Who: Jessica G. Pedigo
Occupation: Preservation manager for Historic Savannah Foundation. Also manages student interns "throughout the year." Serves as manager of the Mayor's Alliance to Save Historic Houses.
Personal: Native Savannah resident
Pet: "I just adopted a Great Dane/lab from the Humane Society. Her name is Georgia."
Salary: "Pennies on the dollar. I'd rather not say. But nobody in nonprofits has a stellar salary. We work because we love the work we do."
How she got started: "Initially, I worked in the summer for the Melaver family when they were rehabilitating what is now the post office on Telfair Square...
"This was an old, vacant building, the old gas company building, that was very warehouse-ish. And I saw it transformed from vacant, open space to usable space. That piqued my interest." (The old building now houses not only the post office but also restaurants Roly Poly and Alligator Soul.)
"I decided to go back to school and get my master's in historic preservation."
She also worked for J.T. Turner Construction as a project intern. "I did everything including hauling trash from the third floor to a dumpster in the lane."
Education: 1998 graduate from Jenkins High School. Bachelor of Arts degree from Vanderbilt University in 2002 with majors in English and history and a minor in sociology. Earned a Master of Arts in Historic Preservation from Savannah College of Art and Design in 2006.
First Job: Coaching a week-long Savannah soccer camp when she was about 15 or 16 years old.
Job skills needed now: "First and foremost, patience. There are a lot of moving parts in what I do. I work with the city and homeowners, trying to prevent the unnecessary demolition of historic properties" even if the buildings look rundown.
"A lot of people would say they are ugly. To me, I see a property that has hope and promise not only for the individual homeowner but the neighborhood."
Another need: "Creativity. In this economic climate, it is so difficult for homeowners to afford the repair. I look for partners able to donate their time - architects who will help and offer free or extremely reduced work. And Thomas & Hutton Engineering gets paid at cost or an extremely reduced rate. My father who is semi-retired from law will help some owners to clear the title to properties."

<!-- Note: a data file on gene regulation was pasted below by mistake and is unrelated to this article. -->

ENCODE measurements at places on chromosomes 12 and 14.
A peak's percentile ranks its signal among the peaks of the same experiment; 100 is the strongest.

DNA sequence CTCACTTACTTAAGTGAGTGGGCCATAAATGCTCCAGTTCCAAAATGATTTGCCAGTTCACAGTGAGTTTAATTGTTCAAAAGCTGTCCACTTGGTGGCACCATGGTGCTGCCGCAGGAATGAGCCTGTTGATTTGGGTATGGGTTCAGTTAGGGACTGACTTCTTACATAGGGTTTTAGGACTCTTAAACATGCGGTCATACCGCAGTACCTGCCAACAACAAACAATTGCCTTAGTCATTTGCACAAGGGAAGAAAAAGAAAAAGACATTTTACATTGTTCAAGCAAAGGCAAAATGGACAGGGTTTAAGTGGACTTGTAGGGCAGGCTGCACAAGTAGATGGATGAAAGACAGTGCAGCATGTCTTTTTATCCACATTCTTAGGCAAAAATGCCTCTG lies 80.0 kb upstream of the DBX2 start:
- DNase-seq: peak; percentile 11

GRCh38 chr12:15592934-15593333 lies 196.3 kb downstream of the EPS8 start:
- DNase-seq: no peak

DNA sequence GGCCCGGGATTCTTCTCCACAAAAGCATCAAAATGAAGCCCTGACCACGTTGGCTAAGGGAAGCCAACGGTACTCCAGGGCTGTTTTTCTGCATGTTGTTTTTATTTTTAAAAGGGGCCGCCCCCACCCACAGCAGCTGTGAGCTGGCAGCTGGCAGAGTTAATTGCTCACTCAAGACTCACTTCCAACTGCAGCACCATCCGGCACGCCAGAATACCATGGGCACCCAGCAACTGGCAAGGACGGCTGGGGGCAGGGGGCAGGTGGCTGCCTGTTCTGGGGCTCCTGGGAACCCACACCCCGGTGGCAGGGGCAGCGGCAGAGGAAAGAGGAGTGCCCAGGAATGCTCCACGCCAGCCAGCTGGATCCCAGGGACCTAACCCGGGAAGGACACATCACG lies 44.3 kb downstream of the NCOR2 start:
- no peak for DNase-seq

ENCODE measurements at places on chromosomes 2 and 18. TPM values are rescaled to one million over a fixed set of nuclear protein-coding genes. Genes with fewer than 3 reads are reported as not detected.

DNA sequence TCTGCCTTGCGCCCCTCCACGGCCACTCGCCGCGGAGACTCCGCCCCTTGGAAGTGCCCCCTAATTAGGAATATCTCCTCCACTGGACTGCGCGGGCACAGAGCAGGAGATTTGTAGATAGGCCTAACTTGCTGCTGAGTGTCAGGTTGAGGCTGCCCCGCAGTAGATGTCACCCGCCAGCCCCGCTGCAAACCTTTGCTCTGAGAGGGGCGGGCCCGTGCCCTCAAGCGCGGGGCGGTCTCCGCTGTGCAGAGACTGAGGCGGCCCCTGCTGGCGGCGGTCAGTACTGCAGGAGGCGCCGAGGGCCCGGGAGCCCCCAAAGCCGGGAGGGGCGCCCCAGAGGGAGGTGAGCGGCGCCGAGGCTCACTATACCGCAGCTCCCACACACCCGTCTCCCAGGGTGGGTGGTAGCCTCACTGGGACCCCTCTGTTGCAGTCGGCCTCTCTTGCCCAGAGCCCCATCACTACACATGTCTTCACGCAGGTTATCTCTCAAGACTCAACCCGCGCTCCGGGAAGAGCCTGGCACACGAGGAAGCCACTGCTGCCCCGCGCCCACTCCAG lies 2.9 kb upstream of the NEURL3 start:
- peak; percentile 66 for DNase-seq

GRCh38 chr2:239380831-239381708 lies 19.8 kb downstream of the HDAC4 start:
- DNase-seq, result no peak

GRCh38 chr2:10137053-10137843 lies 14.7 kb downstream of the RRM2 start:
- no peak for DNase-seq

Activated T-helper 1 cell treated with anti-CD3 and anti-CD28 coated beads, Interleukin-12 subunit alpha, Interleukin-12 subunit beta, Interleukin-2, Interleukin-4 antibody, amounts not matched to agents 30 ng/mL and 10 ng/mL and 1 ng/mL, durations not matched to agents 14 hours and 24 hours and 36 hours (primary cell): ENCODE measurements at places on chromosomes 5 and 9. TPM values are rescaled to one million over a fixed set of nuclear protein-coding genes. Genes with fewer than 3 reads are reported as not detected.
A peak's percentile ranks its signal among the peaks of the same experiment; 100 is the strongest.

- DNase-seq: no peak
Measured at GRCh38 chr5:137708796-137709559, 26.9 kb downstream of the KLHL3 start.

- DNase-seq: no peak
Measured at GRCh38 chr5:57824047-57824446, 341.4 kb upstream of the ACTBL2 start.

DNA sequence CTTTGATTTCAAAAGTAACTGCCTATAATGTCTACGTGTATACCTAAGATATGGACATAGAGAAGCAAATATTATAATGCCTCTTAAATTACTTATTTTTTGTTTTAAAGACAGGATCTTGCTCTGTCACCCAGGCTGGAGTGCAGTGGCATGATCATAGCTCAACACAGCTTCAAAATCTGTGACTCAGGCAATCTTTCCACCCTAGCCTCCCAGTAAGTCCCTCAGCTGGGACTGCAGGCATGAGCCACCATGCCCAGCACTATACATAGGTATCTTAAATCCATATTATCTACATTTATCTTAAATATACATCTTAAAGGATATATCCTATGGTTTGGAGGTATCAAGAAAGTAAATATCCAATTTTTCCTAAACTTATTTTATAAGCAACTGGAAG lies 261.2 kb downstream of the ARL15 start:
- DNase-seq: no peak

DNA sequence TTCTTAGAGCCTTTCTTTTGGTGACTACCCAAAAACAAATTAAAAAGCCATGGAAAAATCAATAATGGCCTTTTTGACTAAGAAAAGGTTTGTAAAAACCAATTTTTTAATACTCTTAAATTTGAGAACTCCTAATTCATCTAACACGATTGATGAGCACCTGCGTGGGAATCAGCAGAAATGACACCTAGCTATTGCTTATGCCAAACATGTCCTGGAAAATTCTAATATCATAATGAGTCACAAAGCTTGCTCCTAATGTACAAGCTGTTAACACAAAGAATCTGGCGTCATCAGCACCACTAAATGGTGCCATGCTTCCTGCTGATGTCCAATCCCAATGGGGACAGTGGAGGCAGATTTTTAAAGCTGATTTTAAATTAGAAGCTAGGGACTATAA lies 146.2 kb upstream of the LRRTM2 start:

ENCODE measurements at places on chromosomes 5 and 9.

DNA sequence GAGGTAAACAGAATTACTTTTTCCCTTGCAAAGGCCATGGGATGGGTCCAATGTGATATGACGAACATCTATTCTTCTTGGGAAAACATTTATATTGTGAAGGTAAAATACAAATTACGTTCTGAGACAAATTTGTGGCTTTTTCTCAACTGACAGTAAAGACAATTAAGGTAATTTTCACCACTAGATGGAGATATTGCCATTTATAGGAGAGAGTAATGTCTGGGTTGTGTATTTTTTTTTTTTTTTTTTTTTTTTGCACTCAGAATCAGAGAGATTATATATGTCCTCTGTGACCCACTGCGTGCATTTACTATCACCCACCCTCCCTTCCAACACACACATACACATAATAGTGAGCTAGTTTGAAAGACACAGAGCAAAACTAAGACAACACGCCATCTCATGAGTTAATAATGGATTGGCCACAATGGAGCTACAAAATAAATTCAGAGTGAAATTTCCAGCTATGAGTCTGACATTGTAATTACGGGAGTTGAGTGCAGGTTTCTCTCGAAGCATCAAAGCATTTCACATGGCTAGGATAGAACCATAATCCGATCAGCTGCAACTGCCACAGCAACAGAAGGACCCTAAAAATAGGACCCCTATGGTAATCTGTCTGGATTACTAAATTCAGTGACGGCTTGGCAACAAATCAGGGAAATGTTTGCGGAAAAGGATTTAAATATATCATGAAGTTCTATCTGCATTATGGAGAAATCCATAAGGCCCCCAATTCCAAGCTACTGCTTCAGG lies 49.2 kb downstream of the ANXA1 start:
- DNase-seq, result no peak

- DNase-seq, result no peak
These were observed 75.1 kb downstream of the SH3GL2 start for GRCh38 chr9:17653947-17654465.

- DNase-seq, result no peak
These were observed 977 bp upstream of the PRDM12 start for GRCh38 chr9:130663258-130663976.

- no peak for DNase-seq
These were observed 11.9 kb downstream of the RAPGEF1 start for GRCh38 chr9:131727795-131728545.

Also required: "A strong knowledge of buildings. It helped that before I worked for Historic Savannah Foundation, I managed rehab projects for developers and investors. I was project manager over several construction projects, including doing a lot of finishes on cabinets, flooring, light fixtures."
After starting work at Historic Savannah Foundation in 2008, "I love what I do. I get to work with historic buildings that are all different. Even when they're in a state of disrepair. I love walking through properties that have been in families for decades."
Her job is "trying to bring these properties into compliance with the codes. If we can spend a little time to rehab them, it's much healthier for a neighborhood, instead of having a neighborhood of vacant lots."
Learning all the time: "I learn the underlying history of Savannah. One homeowner wanted to rehabilitate her (family's) building because her grandfather was a freed slave. She had a memory that her grandfather had a corner store. She had wonderful memories of the Eastside Historic District."
Perks of the job: "Getting to be outside in this beautiful city looking at properties, walking through properties...I learn things that I don't think I learned in school."
And when a building is finally rehabilitated, "it's a great joy to see the building used."
Drawbacks: "Most people look at it (a decaying building) and say 'Let's tear it down.' I look at it as what could be there. "Once a building is lost, it's gone forever. If we can't put a package together, it's gone. We have lost a couple of buildings..but we've saved a lot, some that are not fully rehabilitated. Are they saved forever? No building is saved forever. It depends on the owner."
Another drawback: "Being outside when it's raining and cold. And summers in Savannah in July, August, I look at buildings that are vacant. And they don't have heat or air conditioning."
Also a negative: "There's not much grant money available" for restoring old buildings...And sometimes you have to have lead removal before you can apply for the grant."
Advice: "Work in the field ... And it's important to know how a nonprofit works. You're in a small organization where everyone pitches in."
Also, "Do what you enjoy. Some days here are extremely frustrating. We've lost a battle, and there's nothing else we can do to save a property." But often, "I get to work with historic properties in hopes of creating more vibrant communities in Savannah."
Memberships: The branch leadership group of the U.S. Green Building Council, board member of Keep Savannah Beautiful, part of a community advisory group for the Telfair Museum to plan a "Slavery and Freedom Symposium" in October, 2011, historic preservation advisory committee for Savannah Technical College and historic preservation advisory committee for the Early College program in Savannah public schools.